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From: Douglas Gregor (gregod_at_[hidden])
Date: 2001-05-29 17:54:18

On Tuesday 29 May 2001 06:41 am, you wrote:
> Douglas Gregor wrote:
> >> I thinks that the more fundamential classes should be created first:
> >> BNF, automaton, probably NFA/DFA.
> >> [snip]
> >> making
> >> Acceptor interface for existing DFA is better than making Acceptor
> >> interface primary.
> >
> >This depends on what one considers the primary purpose of an automaton. If
> >the primary purpose is to take a string an either "accept" or "reject" it,
> >then the primary interface we want to define is based on accept/reject. If
> we
> >consider the primary purpose to be something else, then the primary
> interface
> >is built based on that idea.
> Another possible purpose of an automaton is to perform transitions from
> state to state (and possibly output something in the process). Actually,
> the word "primary" that I have used should be dropped -- it's reasonable to
> have both Acceptor interface and transition interface available to the
> world.
> >> Now to the point! I have implementation for LALR(1) and SLR(1), which at
> >> least works, but prefer to discuss interface first. Here's first
> >> attempt:
> >
> >We probably don't want the user to have to subclass Terminal or
> > Nonterminal merely for classification purposes - it would get in the way
> > of allowing arbitrary types (i.e., char or std::string) as terminals. A
> > trait and/or policy class would likely suffice.
> Do we really need arbitrary types for terminals here? I indend
> Grammar::Symbol to be used only for purpose of describing grammar. Can you
> explain your opinion in more detail?

I should be more careful when I say 'arbitrary'. I'm not saying that within
any given grammar we must allow more than one terminal type. I'm saying that
we can't require much of the terminal type: the user gives us a terminal type
when we create the rule, and we use it without requiring it to be derived
from any special class. So we can have:

Rule<char> A = 'a' | 'b';
Rule<std::string> B = 'foo' | 'bar';

> >I don't see that the BNF class even needs to exist: the Rule class is
> enough.
> >When you want to generate an automaton for a given grammar, give the
> >generator the Rule instance for the start variable.
> Your observation is correct. However, there are some issues:
> 1. Grammar seems to be concept deserving a class of its own: BNF and EBNF
> closely correspond what people think of a grammar, in my opinion.

It is possible to consider a grammar as simply a grammar induced by a given
start symbol. I am most interested in this definition (for the reason you
mention below - reusing parts of parsers) because it seems most pure.
I think the same thing of a tree. A 'tree' structure makes little sense to me
in that a 'tree' is merely the tree induced by a given root node. Any
recursive data structure can be thought of in this way, and in my opinion it
is more clean to think of a nonterminal/tree node/list node/etc in isolation
instead of bringing in the larger context of a grammar.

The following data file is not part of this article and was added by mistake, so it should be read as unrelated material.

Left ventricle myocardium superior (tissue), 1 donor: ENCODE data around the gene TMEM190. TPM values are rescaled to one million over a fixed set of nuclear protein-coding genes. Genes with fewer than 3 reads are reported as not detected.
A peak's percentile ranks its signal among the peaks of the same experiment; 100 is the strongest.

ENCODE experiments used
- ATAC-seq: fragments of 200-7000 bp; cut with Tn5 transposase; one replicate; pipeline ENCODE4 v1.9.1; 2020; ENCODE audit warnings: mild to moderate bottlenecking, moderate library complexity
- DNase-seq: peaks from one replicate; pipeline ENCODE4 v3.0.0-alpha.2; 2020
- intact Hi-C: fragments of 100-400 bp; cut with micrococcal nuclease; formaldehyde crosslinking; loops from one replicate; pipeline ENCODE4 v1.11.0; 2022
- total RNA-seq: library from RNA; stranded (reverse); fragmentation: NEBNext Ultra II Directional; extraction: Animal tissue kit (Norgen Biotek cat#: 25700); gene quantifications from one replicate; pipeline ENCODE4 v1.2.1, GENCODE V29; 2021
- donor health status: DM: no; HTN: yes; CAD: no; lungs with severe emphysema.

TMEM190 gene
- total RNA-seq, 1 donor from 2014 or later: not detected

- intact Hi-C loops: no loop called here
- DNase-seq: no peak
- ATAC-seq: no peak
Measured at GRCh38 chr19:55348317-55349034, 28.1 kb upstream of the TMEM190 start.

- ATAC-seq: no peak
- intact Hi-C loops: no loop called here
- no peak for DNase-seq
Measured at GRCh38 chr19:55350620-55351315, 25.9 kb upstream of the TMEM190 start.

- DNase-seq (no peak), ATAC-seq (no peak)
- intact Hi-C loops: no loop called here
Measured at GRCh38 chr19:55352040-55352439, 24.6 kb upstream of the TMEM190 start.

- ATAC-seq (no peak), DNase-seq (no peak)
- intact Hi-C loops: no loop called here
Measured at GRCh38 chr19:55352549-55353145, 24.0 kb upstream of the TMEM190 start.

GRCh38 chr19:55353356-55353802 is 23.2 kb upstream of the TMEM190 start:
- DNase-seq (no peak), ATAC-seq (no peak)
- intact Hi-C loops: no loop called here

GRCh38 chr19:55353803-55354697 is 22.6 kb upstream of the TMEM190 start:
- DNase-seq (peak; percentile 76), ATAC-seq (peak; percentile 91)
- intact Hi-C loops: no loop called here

> 2. Elimitating BNF would require that each nonterminal know all the rules
> for it. This will result in a net of pointers, and no single entity
> responsible for deleting all that (or responsible for all that in
> general).

This net of pointers will have to be somewhere regardless. Why not in the
place most local to its usage?

>3. Efficient parsing requires terminals to be numbered. If BNF is
> gone, where will that information go?

Well, yes, there's that whole efficiency thing. We could allocate a few extra
bytes of space in each nonterminal and fill it with an index number when we
need it. The preprocessing step to do this would likely not cost much
compared to the cost of generating a parser.

> On the other hand, ability to specify arbitrary nonterminal as start one is
> desirable (e.g. parser for C++ expressions only). I think I should add it.
> >LR_parser class: by taking a scanner, the scope of the LR parser is
> > limited only to that type of scanner. However, an LR parser is more
> > abstract than that: it can take any sequence of symbols and parse it. I
> > think the mechanism
> >for getting that sequence of symbols should be as abstract as possible
> > (and not bound too early!) so that composing several transformations
> > doesn't require the parser to change type. The parser need not know where
> > its input comes from.
> Do you mean that Parser should take instance of some abstract scanner? You
> might be right --- I actually haven't thought a lot about it. Anyway, since
> the changes will be trivial, let's return to this question later.

I mean that the parser should never know about the scanner. Instead, tokens
should be pushed into the parser from some source(s). Again, I return to the
Acceptor interface where the parser knows nothing about where its input comes
from, but merely takes tokens via an acceptor.

> Joel de Guzman wrote:
> >Just a quick comment. Can we do this using compile time
> >polymorphism vs. runtime polymorphism? This way we
> >can have more aggressive optimisations.
> If I understood Douglas correctly, he proposes just the opposite :-).
> I really don't think that runtime polymorphism will cost much -- it is not
> used in the most critical parts.

Actually, I'm agreeing with Joel on this :). We'd be better off with static
(compile time) polymorphism as far as we can take it. However, it would be
nice if the user could turn it into runtime polymorphism. For instance, an
interactive grammar-construction program that would allow, for instance, a
user to redefine a terminal in an existing grammar as a nonterminal to slowly
grow a grammar. I haven't thought about this enough yet to formalize how it
would work (sorry).


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